Admitting to one’s ignorance and sheer lack of willingness to understand something in the past, is probably one of the hardest things to do for someone like me. I have always been the one to question and seek answers by whatever means necessary. Existentialism and philosophy, in general, have always been subjects that have sparked the utmost intrigue. Yet, for reasons that I still can’t understand, the notion of depression was something that I always scorned upon.
I viewed it as an excuse. An excuse to be non-conformist, or to feel a sense of ‘not-like-the-rest-of-them.’ I often connected the idea of someone being depressed to their lack of drive to do better and just a lack of any form of ambition. I viewed it as an excuse for mediocrity.
I was so wrong.
Over the past few years, some of my brilliant and over-achieving friends fell prey to the dark clouds of depression. I have seen perfectly happy individuals struggling in their own skins. Crippled by the evils that their psyche was subjecting them to, they trudged along aimlessly. Initially, I thought pep talks and just off the cuff words of encouragement would suffice. But with their ‘forced’ smiles and baggy eyes, I knew I was not helping them at all.
And then it struck me. The stupidity that I reveled in, the ease with which I had dismissed something so profound and important made feel ashamed of the person I was.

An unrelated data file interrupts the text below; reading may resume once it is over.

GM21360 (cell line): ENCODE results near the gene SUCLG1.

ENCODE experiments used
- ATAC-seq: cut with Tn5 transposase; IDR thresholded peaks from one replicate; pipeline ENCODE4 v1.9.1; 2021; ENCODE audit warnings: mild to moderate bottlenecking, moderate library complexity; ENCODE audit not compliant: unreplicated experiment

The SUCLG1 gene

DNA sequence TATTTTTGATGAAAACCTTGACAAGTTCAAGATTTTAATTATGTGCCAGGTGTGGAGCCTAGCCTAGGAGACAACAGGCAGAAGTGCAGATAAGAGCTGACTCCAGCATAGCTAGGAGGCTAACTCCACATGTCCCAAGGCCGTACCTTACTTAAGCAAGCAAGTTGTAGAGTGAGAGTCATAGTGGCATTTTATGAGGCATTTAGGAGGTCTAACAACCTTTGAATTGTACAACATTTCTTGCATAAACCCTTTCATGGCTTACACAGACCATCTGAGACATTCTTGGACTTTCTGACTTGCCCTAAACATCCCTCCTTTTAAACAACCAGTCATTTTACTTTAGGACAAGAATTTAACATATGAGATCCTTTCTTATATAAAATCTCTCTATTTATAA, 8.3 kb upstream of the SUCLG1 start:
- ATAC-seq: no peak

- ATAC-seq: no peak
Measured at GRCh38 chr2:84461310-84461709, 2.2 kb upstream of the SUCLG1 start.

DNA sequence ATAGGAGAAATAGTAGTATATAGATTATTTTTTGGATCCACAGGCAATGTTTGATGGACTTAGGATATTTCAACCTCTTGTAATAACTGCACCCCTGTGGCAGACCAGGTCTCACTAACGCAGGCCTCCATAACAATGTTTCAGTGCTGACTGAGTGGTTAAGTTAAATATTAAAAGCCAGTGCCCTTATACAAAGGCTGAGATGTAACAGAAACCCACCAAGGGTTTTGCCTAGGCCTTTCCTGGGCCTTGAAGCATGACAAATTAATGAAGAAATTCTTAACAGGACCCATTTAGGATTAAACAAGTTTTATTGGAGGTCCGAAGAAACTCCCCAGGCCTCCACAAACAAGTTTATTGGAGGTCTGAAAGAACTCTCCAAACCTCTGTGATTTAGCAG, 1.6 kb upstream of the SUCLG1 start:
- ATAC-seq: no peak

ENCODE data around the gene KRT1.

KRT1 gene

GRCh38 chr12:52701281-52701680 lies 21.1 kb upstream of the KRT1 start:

I bore witness to their outpouring of self loathing and endless rants of the darkness within them. The people who were social animals and the lives of parties, slunk into endless chasms of self doubt. These were the people who had it all planned out and were cut out for nothing but greatness, but were now sinking.
Was it the pressure that they were forcing themselves to live up to? Was it the image that they had set for themselves, but fell short of? They drowned themselves in endless pools of misery and self hate. And I hated myself for it all the more.
I have learnt to be so much more sensitive, as an individual. I’ve learned that denial is unacceptable and acceptance is the key. Mental illness is for real and I now firmly believe that health is a term that is all encompassing. It is a unit that represents all aspects of one’s existence. In a society that claims to be progressive, the stigma attached to depression that I too was guilty of perpetuating, is more than just nasty – it is dangerous and is costing people their lives.
It’s high time we introspect, not as members of society, not as as friends or family, but as fellow humans.